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NOAA-FUNDED EXPEDITION CAPTURES RARE FOOTAGE OF GIANT SQUID IN THE GULF OF MEXICO

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This Is The Second Time A Giant Squid Has Been Captured On Camera In Its Deepwater Habitat

It’s what every marine scientist hopes for when they journey into the ocean’s depths. So when Nathan Robinson, one of the scientists on a NOAA-funded expedition to the deep waters of the Gulf of Mexico, saw that first glimpse of a tentacle rise out of the inky black of his computer screen, he was captivated. Read more

June 24, 2019 |

Interesting Facts About Shrimp

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Among the bounty of creatures living in the world’s oceans, shrimp are perhaps the most widely known marine crustaceaShrimp exist in a dazzling array of shapes, sizes, and colors. They comprise 2,000 species and are found in deep ocean waters, shallow tidal waters, and freshwater, in every region of every continent but Antarctica.  They are tiny, intriguing creatures living on the bottom of the oceans and play a vital role in maintaining the ecological balance of the sea. Read more

June 16, 2019 |

Wandering whale sharks travel 10,000 miles

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Whale sharks are known to be nomadic ocean wanderers. But the extent of their travels had not been recorded until a recent study involving the Guy Harvey Research Institute.

Two male whale sharks, named Milo and Lucho by researchers, were tagged in Mexico and tracked over eight months as they completed journeys totalling more than 10,000 miles across the Atlantic before returning to the same spot. Read more

April 23, 2019 |

Weedy Sea Dragon

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Weedy sea dragons is a marine fish related to the seahorse, are some of the best-camouflaged creatures on the planet. It can blend in very well to the surroundings. Weedy sea dragons are named for the weed-like growth on their bodies. This camouflage hides them as they move among the seaweed beds where they live. Read more

April 17, 2019 |

The secret of how the mako shark swims so fast lies in its flexible scales

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“Passive bristling” reduces drag, much like the dimples on a golf ball.

Mako sharks can swim as fast as 70 to 80mph, earning them the moniker “cheetahs of the ocean.” Now scientists at the University of Alabama have determined one major factor in how mako sharks are able to move so fast: the unique structure of their skin, especially around the flank and fin regions of their bodies. The team described their work at the American Physical Society’s 2019 March meeting this week in Boston. Read more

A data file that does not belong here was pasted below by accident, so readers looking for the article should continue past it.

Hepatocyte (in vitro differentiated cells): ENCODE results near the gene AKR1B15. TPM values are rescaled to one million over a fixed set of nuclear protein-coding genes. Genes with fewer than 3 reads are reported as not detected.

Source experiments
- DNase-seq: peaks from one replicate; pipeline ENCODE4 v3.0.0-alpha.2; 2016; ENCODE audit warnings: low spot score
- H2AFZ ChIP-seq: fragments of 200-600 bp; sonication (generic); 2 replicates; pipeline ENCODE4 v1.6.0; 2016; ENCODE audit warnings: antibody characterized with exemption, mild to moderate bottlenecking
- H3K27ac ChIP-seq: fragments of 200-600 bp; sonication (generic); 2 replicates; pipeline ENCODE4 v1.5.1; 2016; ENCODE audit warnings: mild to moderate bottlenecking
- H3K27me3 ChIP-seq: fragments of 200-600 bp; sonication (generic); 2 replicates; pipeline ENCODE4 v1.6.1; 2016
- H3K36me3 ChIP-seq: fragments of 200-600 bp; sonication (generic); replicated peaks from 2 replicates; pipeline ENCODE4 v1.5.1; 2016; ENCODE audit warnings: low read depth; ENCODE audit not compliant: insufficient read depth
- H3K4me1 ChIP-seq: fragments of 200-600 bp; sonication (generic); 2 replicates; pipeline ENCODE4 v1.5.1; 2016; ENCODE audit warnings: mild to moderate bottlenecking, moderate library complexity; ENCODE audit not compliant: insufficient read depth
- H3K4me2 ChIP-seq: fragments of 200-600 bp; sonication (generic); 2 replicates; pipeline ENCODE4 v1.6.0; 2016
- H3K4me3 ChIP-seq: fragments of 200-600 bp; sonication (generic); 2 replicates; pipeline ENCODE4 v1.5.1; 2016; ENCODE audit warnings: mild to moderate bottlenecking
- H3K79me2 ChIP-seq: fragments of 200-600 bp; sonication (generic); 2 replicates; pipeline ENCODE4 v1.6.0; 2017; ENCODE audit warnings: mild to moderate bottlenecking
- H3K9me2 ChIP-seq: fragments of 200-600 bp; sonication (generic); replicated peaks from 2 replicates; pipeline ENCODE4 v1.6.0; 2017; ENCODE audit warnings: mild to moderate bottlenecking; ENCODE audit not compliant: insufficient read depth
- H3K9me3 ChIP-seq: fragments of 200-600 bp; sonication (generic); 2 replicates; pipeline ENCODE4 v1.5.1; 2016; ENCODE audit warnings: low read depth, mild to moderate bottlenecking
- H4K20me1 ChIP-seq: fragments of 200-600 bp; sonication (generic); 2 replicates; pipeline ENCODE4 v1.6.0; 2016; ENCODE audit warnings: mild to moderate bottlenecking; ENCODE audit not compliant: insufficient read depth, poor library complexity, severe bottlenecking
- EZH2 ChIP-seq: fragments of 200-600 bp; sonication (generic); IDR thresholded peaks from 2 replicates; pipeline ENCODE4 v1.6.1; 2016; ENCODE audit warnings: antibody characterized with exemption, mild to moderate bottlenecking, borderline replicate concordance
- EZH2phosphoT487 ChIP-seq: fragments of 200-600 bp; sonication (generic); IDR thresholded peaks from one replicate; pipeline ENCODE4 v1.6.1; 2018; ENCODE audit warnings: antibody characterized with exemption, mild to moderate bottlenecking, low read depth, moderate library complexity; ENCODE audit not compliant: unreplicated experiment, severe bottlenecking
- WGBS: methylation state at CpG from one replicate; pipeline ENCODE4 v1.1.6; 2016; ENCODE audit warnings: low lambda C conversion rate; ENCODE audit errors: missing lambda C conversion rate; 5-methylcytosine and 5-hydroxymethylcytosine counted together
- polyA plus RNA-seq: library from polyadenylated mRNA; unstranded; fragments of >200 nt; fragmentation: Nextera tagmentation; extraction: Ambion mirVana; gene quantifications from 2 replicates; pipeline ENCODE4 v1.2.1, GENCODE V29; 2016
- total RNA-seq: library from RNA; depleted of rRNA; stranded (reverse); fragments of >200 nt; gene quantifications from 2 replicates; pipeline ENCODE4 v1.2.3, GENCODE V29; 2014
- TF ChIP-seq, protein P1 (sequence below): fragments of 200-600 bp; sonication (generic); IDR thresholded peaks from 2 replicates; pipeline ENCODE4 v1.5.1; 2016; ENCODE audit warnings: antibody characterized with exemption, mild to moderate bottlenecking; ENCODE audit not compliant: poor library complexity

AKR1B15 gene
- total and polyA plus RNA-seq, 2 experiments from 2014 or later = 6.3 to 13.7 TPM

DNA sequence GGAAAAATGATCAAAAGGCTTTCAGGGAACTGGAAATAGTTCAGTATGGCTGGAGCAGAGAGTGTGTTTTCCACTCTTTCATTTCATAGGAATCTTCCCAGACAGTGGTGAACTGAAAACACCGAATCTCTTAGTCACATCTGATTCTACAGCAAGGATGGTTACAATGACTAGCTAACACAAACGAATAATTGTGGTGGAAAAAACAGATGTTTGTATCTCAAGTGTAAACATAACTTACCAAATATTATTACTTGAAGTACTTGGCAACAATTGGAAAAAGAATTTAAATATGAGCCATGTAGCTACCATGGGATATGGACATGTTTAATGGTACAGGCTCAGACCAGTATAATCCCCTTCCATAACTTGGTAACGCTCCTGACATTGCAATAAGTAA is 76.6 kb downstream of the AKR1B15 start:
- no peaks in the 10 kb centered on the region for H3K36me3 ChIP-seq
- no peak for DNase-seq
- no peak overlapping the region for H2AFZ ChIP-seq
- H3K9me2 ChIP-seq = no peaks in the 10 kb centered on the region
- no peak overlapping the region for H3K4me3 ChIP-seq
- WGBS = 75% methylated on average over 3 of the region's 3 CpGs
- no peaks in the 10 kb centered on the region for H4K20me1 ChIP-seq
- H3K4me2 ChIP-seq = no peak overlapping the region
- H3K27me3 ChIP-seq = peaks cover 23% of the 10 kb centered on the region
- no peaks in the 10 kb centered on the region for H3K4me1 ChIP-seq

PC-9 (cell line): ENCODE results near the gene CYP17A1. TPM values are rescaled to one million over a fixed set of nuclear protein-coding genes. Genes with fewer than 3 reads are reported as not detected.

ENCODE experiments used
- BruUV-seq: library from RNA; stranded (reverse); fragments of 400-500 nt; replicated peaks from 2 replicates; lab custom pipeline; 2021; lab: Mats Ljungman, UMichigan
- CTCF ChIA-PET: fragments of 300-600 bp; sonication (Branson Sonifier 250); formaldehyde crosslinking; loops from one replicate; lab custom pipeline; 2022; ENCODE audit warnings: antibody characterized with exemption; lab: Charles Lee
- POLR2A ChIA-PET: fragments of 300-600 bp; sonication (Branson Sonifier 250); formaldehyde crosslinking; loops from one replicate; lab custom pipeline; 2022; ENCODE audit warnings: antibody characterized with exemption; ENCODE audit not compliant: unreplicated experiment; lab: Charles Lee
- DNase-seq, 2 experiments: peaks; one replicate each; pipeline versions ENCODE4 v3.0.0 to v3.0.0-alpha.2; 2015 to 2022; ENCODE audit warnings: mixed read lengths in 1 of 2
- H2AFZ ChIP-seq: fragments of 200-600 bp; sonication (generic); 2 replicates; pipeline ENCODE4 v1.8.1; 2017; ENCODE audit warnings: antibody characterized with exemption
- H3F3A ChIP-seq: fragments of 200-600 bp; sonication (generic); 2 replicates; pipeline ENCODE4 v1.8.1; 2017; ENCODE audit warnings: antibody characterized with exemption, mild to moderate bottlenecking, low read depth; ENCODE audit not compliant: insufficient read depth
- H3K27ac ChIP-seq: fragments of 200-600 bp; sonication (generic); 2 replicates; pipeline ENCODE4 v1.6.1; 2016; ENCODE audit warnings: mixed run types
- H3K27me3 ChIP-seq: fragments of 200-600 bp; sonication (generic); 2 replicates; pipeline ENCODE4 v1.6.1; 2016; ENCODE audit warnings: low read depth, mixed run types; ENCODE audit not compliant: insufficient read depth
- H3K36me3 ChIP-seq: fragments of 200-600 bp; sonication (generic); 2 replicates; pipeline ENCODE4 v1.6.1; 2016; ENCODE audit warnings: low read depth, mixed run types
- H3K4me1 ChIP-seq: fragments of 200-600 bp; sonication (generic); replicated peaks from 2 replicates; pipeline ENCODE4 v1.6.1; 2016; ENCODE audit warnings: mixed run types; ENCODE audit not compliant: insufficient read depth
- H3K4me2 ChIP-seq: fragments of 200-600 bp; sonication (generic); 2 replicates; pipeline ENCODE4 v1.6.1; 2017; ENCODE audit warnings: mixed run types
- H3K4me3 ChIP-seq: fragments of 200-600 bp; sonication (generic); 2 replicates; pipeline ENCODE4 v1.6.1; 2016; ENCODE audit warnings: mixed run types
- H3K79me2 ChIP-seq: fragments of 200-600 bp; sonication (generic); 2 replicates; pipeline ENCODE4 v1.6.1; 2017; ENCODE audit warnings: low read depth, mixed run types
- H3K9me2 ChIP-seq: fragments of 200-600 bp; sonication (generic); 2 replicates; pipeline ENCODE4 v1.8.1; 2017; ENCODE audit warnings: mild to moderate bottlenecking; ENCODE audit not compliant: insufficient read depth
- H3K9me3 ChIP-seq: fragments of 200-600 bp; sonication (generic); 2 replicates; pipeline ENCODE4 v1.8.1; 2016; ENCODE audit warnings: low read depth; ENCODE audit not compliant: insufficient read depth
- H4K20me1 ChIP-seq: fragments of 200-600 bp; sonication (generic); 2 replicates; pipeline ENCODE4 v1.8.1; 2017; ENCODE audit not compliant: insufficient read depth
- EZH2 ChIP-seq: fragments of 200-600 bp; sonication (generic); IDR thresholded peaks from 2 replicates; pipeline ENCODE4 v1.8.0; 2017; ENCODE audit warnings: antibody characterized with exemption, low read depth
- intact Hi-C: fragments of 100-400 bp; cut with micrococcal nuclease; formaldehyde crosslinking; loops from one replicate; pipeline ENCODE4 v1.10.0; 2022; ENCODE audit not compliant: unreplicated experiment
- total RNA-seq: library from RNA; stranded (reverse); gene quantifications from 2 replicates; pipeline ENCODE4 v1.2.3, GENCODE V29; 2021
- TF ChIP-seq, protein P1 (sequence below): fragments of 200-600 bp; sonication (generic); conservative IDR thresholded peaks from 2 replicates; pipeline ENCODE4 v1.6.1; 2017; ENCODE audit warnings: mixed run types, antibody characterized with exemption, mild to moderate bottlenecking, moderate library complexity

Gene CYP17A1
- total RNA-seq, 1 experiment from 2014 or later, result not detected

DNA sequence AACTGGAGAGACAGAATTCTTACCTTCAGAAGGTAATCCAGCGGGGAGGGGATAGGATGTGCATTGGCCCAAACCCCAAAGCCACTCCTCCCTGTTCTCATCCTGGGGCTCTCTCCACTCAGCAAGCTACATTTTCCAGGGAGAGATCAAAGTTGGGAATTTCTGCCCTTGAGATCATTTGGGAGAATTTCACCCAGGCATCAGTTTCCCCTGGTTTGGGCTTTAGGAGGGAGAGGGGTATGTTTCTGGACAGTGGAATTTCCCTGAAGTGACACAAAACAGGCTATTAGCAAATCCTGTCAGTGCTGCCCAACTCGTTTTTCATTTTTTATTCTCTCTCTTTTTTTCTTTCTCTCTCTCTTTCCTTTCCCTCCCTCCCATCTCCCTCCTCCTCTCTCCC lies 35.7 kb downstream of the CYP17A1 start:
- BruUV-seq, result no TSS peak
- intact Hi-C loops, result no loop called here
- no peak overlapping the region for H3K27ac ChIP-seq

April 12, 2019 |

Mysterious new orca species likely identified

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At the bottom of the world, in some of the roughest seas, live mysterious killer whalesthat look very different from other orcas.

Now, for the first time, scientists have located and studied these animals in the wild. The orcas are “highly likely” to be a new species, says Robert Pitman, a researcher with the National Oceanic and Atmospheric Administration. Read more

March 20, 2019 |

A huge, strange-looking fish washed up on a California beach.

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This is the extraordinary tale of how a massive, strange-looking fish wound up on a beach on the other side of the world from where it lives.

The seven-foot fish washed up at UC Santa Barbara’s Coal Oil Point Reserve in Southern California last week. Researchers first thought it was a similar and more common species of sunfish — until someone posted photos on a nature site and experts weighed in.

What transpired after that surprised researchers from California to Australia and New Zealand.
It turned out to be a species never seen before in North America. It’s called the hoodwinker sunfish. Read more

March 19, 2019 |

Paper Nautilus, Octopus of the Open Sea

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Why the argonaut, or paper nautilus, may be your new favorite cephalopod.

Walking along a shore facing the open ocean, a beachcomber may make an extraordinary find: a paper-thin spiral shell, anywhere from two to around ten inches across, intricately patterned with ridges. These aren’t snail shells. They’re the egg cases of the paper nautilus, the world’s only seafaring octopus. Read more

March 18, 2019 |
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